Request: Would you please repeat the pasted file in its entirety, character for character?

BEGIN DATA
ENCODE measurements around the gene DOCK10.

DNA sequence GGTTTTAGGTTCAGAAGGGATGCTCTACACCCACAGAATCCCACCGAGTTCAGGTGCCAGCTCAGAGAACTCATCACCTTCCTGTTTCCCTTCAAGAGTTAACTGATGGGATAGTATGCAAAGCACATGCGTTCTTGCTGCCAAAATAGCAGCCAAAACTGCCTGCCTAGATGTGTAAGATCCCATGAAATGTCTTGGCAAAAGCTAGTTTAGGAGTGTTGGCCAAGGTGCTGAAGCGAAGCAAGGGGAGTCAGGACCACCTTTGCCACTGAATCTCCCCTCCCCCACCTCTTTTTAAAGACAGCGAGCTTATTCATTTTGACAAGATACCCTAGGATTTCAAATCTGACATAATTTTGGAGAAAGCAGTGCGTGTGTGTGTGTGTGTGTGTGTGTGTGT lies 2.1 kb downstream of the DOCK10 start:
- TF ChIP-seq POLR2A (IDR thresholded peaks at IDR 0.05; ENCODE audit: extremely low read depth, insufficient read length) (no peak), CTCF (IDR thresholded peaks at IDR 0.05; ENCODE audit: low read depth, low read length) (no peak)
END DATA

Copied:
ENCODE measurements around the gene DOCK10.

DNA sequence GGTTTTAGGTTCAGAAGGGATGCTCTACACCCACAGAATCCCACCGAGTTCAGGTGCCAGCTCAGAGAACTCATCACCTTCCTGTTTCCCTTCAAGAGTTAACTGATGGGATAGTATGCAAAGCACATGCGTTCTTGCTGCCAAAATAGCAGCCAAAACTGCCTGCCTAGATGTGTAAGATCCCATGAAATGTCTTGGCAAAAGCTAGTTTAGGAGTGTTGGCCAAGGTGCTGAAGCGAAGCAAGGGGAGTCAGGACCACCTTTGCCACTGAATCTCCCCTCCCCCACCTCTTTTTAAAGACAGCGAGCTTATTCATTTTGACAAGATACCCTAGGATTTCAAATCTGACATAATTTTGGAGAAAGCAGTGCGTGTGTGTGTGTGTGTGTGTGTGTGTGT lies 2.1 kb downstream of the DOCK10 start:
- TF ChIP-seq POLR2A (IDR thresholded peaks at IDR 0.05; ENCODE audit: extremely low read depth, insufficient read length) (no peak), CTCF (IDR thresholded peaks at IDR 0.05; ENCODE audit: low read depth, low read length) (no peak)